The moon and those who watch it are preparing for one of the most unusual nights in years: a triple bill of lunar phenomena.
On the night of 31 January will come the super blue blood moon, or the purple eclipse. That’s a blue moon, a blood moon or lunar eclipse, and a supermoon.
None of the events are rare in themselves. But the collision of lunar phenomena is – nothing like it has been seen since 1982.
The vision will be seen all the way from the west of North America to the east of Asia. And for everyone else, some will be seen, if only through the various livestreams that will be run on the day.
The overlap of a blue moon – the second full moon in a calendar month – with a lunar eclipse while the moon is at its closest approach to the earth is the first such celestial trifecta since 1982, says Noah Petro, a research scientist at Nasa’s Goddard Space Flight Centre outside Washington DC.
“Just having these three things simultaneously occur is unusual,” he adds. “A blue moon is not extremely rare but it’s a nice coincidence that it happens in conjunction with these other two.”
The moon will reach its fullest on Wednesday at 8:27 a.m. EST (1327 GMT).
A blue moon normally occurs about once every two and a half years. This month’s first full moon was on 1 January.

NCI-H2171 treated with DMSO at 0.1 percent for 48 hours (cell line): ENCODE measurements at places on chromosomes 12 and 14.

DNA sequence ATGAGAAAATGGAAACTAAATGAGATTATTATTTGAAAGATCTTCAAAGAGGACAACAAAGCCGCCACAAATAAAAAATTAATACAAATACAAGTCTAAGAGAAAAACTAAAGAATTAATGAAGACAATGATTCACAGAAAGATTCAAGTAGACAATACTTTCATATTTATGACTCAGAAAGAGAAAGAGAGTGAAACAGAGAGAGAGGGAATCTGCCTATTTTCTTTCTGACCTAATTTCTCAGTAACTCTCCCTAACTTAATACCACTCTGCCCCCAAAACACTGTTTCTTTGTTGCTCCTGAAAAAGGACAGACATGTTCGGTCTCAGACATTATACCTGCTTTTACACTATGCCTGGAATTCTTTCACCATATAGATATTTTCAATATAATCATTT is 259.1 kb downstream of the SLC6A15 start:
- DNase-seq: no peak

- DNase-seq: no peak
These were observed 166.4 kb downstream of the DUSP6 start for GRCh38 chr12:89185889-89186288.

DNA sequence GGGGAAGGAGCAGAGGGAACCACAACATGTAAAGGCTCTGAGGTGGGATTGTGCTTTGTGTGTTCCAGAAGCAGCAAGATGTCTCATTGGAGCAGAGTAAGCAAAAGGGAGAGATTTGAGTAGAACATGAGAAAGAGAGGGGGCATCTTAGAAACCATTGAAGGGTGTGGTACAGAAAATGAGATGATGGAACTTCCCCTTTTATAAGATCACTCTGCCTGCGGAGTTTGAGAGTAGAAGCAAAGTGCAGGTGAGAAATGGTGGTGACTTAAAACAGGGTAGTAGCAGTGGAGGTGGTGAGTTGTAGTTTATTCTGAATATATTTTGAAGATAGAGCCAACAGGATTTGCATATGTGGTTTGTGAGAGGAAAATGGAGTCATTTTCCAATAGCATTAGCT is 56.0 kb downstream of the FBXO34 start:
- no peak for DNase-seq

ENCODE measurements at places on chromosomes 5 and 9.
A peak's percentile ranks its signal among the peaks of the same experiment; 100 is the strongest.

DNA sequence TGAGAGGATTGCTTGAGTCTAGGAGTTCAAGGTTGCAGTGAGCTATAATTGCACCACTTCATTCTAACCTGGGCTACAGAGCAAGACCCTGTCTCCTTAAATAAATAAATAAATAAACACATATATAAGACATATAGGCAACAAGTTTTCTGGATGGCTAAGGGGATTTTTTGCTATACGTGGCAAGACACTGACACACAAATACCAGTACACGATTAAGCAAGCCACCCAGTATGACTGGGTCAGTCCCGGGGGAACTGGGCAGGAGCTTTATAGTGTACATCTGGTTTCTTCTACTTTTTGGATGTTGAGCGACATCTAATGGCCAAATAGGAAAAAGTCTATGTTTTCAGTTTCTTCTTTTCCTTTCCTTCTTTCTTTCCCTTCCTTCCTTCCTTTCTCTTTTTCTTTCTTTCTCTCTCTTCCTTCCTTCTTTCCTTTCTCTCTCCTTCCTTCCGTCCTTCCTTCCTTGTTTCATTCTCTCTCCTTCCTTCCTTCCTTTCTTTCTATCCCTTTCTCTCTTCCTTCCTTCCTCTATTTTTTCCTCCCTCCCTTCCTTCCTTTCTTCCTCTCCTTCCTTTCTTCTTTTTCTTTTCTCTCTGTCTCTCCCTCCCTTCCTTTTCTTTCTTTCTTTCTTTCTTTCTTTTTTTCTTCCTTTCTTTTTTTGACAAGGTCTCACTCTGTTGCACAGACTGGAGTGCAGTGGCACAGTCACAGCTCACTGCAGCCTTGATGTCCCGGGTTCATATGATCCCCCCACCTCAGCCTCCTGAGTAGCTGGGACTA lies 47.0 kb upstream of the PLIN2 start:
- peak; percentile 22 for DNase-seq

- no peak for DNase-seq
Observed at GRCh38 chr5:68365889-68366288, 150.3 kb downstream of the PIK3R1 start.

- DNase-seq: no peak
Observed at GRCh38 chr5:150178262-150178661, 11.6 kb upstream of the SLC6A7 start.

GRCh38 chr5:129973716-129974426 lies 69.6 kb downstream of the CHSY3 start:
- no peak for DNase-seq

The blue moon also will be a supermoon, which occurs when it is at or near its closest point to the earth, or perigee. A supermoon is about 14 per cent brighter than usual.
Wednesday’s moon will be the second closest of 2018 after the one on New Year’s Day.
The lunar eclipse, which takes place when the moon passes in the earth’s shadow, will last almost 3-1/2 hours. It will start at 6:48 a.m. EST (1148 GMT) and peak at 8:29 a.m. EST (1329 GMT), NASA said.
The total eclipse will be visible from the western United States and Canada across the Pacific Ocean to most of Australia and China, as well as northern polar regions. The eclipse will give the moon a reddish color known as a blood moon.
“I’m calling it the purple eclipse because it combines the blue moon and a red eclipse,” Rich Talcott, a senior editor at Astronomy magazine, said by telephone.
Petro said the eclipse is also a scientific opportunity for researchers in Hawaii, who will study what happens to the moon’s surface when it quickly drops from 212 Fahrenheit (100 Celsius) in sunlight to minus 279 F (minus 153 C) in darkness.
The speed of cooling can show what the surface is made of, such as rock or dust, he said.
Additional reporting by agencies